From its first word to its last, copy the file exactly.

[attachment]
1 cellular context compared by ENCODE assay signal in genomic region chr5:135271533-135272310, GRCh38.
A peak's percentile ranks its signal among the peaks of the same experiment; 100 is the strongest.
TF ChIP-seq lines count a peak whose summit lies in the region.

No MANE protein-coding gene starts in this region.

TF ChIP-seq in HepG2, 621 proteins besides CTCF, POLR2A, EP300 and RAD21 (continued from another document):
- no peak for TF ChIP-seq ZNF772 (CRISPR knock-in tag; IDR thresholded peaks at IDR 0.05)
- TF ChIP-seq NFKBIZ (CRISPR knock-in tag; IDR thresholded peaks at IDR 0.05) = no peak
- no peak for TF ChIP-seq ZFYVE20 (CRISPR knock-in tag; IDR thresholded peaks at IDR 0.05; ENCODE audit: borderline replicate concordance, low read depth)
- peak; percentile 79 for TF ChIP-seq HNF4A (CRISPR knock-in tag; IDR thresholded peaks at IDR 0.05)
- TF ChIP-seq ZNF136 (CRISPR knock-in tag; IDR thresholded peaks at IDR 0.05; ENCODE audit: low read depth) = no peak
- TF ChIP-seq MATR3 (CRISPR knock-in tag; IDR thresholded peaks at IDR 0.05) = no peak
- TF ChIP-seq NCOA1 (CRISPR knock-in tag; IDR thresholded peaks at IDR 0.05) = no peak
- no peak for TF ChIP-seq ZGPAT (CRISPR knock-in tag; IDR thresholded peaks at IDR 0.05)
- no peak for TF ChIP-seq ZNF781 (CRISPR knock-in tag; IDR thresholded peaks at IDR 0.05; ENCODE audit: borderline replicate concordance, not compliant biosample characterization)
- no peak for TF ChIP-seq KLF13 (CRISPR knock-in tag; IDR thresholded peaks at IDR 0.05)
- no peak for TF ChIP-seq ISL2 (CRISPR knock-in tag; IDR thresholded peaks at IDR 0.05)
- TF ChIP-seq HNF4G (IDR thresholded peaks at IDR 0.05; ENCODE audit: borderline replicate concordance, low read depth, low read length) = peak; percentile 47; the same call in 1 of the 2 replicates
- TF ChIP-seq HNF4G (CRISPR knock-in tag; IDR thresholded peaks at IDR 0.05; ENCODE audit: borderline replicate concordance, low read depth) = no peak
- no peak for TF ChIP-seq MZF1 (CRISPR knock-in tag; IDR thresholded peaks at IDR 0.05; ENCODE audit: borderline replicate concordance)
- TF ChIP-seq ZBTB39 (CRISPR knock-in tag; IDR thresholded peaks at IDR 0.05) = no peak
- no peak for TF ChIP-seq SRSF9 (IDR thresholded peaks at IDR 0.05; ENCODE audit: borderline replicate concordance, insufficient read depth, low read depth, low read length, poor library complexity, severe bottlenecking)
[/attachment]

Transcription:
1 cellular context compared by ENCODE assay signal in genomic region chr5:135271533-135272310, GRCh38.
A peak's percentile ranks its signal among the peaks of the same experiment; 100 is the strongest.
TF ChIP-seq lines count a peak whose summit lies in the region.

No MANE protein-coding gene starts in this region.

TF ChIP-seq in HepG2, 621 proteins besides CTCF, POLR2A, EP300 and RAD21 (continued from another document):
- no peak for TF ChIP-seq ZNF772 (CRISPR knock-in tag; IDR thresholded peaks at IDR 0.05)
- TF ChIP-seq NFKBIZ (CRISPR knock-in tag; IDR thresholded peaks at IDR 0.05) = no peak
- no peak for TF ChIP-seq ZFYVE20 (CRISPR knock-in tag; IDR thresholded peaks at IDR 0.05; ENCODE audit: borderline replicate concordance, low read depth)
- peak; percentile 79 for TF ChIP-seq HNF4A (CRISPR knock-in tag; IDR thresholded peaks at IDR 0.05)
- TF ChIP-seq ZNF136 (CRISPR knock-in tag; IDR thresholded peaks at IDR 0.05; ENCODE audit: low read depth) = no peak
- TF ChIP-seq MATR3 (CRISPR knock-in tag; IDR thresholded peaks at IDR 0.05) = no peak
- TF ChIP-seq NCOA1 (CRISPR knock-in tag; IDR thresholded peaks at IDR 0.05) = no peak
- no peak for TF ChIP-seq ZGPAT (CRISPR knock-in tag; IDR thresholded peaks at IDR 0.05)
- no peak for TF ChIP-seq ZNF781 (CRISPR knock-in tag; IDR thresholded peaks at IDR 0.05; ENCODE audit: borderline replicate concordance, not compliant biosample characterization)
- no peak for TF ChIP-seq KLF13 (CRISPR knock-in tag; IDR thresholded peaks at IDR 0.05)
- no peak for TF ChIP-seq ISL2 (CRISPR knock-in tag; IDR thresholded peaks at IDR 0.05)
- TF ChIP-seq HNF4G (IDR thresholded peaks at IDR 0.05; ENCODE audit: borderline replicate concordance, low read depth, low read length) = peak; percentile 47; the same call in 1 of the 2 replicates
- TF ChIP-seq HNF4G (CRISPR knock-in tag; IDR thresholded peaks at IDR 0.05; ENCODE audit: borderline replicate concordance, low read depth) = no peak
- no peak for TF ChIP-seq MZF1 (CRISPR knock-in tag; IDR thresholded peaks at IDR 0.05; ENCODE audit: borderline replicate concordance)
- TF ChIP-seq ZBTB39 (CRISPR knock-in tag; IDR thresholded peaks at IDR 0.05) = no peak
- no peak for TF ChIP-seq SRSF9 (IDR thresholded peaks at IDR 0.05; ENCODE audit: borderline replicate concordance, insufficient read depth, low read depth, low read length, poor library complexity, severe bottlenecking)